threat we move very quickly to try and alert the Turkish authorities
that we know about it, and other governments around the world.
156. What is your assessment about how effective
the Foreign Office report on human rights is, and you mentioned
the translation into Turkish? How effective are they in your view?
(Dr Wedel) Translations are extremely important because
unfortunately the level of foreign language knowledge in Turkey
is not very high.
157. A bit like Britain?
(Dr Wedel) That is true. Translation of important
handbooks, international standards, in so far as they do not exist
already in Turkish is a helpful thing. Also language classes for
human rights defenders would be helpful. We have ourselves been
involved in that. That could be extended although I assume that
the local human rights defenders would not take government support
directly but other ways can be found to support language courses
for human rights defenders, for example, through British NGOs.
158. I apologise for not being here at the opening
of your evidence. It seemed to me that when we are doing an audit
of democracy as it were one of the tests, because we have got
many deficiencies in the United Kingdom, the United States of
America and so on, is whether or not you can appeal arbitrary
government, whether or not there is judicial review, where, if
you are put into prison, you have got the equivalent of habeus
corpus or you can go to court to get restitution of your printing
machine. In institutional terms, because most despotic regimes
around the world somewhere in their constitution have freedoms
(even the old Soviet Union did), quite apart from what might be
written in the constitution under statute law in reality to what
extent are decisions by government appealable, judiciable?
(Dr Wedel) There are procedures for that in the law
but the implementation is quite problematic. For example, attempts
to bring suspected torturers to justice are impeded by a number
of factors. Some of them are based in law. For example, there
is a law for the prosecution of civil servants which requires
that the senior of the suspect has to give permission for an investigation
to be opened, so that is a legal impediment, but once that step
has been taken then a number of factors contribute, for example,
problems in getting medical evidence. There is a lack of training
in forensic medicine outside Istanbul or in the more provincial
areas or other provincial capitals. There is the intimidation
of both doctors and patients by the police and the gendarmerie
who accompany them. Then once medical evidence has been obtained
courts often do not accept independent medical evidence. They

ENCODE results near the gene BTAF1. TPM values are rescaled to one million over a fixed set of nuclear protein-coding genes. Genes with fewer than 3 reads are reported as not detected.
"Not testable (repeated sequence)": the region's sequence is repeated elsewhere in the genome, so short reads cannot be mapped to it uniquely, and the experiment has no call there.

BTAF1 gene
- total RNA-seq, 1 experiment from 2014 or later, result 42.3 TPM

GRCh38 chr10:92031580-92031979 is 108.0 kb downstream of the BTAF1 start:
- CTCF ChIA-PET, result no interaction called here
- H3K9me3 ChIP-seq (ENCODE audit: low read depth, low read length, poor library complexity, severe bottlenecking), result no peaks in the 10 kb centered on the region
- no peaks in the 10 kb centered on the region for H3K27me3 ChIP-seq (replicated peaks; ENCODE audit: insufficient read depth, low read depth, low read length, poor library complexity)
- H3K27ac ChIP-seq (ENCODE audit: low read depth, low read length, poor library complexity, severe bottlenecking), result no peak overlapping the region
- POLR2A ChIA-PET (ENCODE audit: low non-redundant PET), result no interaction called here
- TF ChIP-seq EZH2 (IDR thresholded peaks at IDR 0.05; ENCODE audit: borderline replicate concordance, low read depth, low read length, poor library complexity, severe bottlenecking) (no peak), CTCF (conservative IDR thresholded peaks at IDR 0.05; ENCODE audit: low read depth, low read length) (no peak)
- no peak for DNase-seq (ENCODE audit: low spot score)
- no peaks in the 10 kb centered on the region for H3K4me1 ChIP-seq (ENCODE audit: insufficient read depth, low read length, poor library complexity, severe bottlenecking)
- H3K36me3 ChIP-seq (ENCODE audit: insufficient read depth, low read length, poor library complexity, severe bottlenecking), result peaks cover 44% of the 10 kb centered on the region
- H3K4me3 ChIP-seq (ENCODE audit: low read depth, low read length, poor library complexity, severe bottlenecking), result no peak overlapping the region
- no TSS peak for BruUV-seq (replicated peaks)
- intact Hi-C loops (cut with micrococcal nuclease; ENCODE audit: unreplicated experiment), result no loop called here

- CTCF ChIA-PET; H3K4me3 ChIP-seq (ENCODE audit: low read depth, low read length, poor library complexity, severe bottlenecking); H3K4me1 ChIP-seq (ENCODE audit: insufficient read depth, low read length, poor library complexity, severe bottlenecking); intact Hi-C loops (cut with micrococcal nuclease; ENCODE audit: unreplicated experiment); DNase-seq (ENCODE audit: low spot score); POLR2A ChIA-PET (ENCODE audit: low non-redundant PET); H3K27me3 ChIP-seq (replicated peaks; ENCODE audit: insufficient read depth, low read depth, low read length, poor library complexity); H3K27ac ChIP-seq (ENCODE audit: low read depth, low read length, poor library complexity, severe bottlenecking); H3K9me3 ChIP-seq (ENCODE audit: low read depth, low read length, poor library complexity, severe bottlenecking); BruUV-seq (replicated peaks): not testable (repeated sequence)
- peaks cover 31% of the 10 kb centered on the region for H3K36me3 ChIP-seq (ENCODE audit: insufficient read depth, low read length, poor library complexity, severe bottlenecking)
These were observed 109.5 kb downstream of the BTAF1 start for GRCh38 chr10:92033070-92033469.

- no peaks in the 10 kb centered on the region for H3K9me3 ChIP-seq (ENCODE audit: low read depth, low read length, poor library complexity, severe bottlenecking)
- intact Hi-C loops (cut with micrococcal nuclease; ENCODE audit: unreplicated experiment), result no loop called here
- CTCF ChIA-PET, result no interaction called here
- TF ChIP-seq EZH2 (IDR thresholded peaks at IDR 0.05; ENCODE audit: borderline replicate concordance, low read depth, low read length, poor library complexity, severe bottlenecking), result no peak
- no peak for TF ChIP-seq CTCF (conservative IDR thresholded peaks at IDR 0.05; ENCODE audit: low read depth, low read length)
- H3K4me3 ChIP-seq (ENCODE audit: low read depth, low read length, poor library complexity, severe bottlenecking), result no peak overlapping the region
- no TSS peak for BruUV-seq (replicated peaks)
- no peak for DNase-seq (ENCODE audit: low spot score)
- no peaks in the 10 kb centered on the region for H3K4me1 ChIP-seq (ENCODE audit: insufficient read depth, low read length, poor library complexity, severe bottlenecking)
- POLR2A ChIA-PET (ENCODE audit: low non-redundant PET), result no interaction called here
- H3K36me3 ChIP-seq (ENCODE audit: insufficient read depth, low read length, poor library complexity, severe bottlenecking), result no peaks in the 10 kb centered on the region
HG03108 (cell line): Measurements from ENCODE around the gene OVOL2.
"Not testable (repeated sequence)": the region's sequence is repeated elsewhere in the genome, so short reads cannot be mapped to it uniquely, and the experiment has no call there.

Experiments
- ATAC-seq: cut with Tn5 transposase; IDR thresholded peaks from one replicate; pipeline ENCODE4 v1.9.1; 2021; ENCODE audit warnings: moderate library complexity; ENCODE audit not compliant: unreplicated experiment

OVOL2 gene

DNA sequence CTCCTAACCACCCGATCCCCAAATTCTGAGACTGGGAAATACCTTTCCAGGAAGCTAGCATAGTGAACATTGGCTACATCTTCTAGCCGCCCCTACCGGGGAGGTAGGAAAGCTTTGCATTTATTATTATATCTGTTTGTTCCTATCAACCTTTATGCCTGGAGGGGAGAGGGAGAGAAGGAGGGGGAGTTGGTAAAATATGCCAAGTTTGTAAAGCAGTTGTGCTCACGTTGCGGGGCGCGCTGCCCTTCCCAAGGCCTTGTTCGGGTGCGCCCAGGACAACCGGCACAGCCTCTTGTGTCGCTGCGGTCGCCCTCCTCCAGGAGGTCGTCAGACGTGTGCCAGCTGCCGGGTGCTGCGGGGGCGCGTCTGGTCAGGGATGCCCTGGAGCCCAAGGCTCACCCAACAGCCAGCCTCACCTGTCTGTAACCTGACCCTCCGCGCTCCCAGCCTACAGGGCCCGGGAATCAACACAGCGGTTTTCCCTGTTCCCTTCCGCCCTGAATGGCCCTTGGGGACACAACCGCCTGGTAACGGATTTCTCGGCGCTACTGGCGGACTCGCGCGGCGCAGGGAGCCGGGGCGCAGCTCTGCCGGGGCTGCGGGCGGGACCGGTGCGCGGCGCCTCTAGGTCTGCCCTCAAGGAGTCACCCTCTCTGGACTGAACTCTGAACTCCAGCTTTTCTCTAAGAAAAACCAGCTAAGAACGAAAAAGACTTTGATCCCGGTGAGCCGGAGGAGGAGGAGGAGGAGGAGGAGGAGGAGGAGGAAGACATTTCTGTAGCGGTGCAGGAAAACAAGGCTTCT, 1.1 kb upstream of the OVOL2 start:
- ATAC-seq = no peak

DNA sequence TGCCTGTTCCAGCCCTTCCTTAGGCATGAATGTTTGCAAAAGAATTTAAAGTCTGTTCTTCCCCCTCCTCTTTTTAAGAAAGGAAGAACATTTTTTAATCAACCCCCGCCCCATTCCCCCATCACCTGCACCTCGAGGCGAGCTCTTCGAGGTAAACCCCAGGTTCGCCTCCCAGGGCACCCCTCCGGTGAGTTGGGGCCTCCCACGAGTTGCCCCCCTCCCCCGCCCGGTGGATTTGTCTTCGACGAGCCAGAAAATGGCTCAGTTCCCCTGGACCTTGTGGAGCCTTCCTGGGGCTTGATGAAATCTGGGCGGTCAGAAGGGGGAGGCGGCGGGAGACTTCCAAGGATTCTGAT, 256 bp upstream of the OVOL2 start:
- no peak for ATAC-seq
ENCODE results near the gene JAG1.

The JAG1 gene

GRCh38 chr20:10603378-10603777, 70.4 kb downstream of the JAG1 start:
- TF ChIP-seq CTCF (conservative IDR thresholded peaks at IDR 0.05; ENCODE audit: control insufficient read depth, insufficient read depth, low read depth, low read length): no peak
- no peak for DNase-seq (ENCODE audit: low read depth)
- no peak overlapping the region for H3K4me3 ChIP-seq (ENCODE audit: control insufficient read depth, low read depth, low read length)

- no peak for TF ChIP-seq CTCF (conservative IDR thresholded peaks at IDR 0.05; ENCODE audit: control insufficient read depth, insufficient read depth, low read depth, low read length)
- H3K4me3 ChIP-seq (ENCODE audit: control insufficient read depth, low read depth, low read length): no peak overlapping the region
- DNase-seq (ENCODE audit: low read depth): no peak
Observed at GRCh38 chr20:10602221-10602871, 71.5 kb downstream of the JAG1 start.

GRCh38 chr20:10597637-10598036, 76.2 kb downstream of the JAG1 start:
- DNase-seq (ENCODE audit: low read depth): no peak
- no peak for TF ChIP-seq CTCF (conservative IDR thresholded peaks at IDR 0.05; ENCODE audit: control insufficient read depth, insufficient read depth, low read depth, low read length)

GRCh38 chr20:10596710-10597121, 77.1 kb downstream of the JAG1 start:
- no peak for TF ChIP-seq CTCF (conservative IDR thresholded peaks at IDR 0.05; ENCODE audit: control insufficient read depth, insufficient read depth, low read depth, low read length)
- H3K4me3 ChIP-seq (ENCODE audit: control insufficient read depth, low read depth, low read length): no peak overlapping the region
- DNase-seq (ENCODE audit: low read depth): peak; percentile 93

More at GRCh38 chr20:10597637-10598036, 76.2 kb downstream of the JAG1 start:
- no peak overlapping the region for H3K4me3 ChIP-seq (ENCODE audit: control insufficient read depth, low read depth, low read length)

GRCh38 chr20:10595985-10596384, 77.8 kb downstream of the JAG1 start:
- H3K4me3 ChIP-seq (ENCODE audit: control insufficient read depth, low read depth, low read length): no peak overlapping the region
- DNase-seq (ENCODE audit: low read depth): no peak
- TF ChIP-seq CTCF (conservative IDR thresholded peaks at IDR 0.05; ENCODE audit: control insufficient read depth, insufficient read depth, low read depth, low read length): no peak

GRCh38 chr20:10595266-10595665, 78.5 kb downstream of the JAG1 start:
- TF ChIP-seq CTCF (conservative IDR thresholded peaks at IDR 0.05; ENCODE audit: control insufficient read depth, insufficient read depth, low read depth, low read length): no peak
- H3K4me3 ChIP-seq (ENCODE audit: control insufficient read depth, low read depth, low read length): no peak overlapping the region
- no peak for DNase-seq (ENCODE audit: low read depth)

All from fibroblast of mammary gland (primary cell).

refer all medical questions to a non-independent forensic institute
which is then on the other side overburdened with work. They do
not often accept psychiatric reports although we have stressed
that, especially when it comes to rape allegations, psychiatric
reports are very important. There is a reluctance by the prosecutors
and sometimes the court to deal with these cases so there are
a number of factors which make it very difficult.
159. Something you said occurred to me. We are
very much used to a unitary system of government and, for that
matter, justice but we tend to forget in the United Kingdom that
many places, even if they do not have devolved parliaments, might
have devolved government, and presumablyand this is a question,
not a statementthe administration of justice, prosecutions
as well and investigations, would vary from governor to governor,
would it, or prefect to prefect?
(Dr Wedel) Yes. For example, under this law for the
prosecution of civil servants it is for the governor to give permission
for one of the police officers in his area to be prosecuted so
there they play an active role. Some local human rights defenders
have done, for example, a study in Diyarbakir, in no case has
such permission been given by the local governor.
11 Note by witness: The Human Rights Foundation
of Turkey has its headquarters in Ankara and also offices in Istanbul,
Izmir, Adana and Diyarbakir. The office in Diyarbakir in the southeast
has recently come under increased pressure. Back
Note by witness: Having studied the files of some 30 formal
complaints of torture a local human rights defender found out
that between the beginning of 1999 and the middle of 2000 the
governor of Diyarbakir did not give permission for a prosecution
for torture in any of the cases submitted to him. Back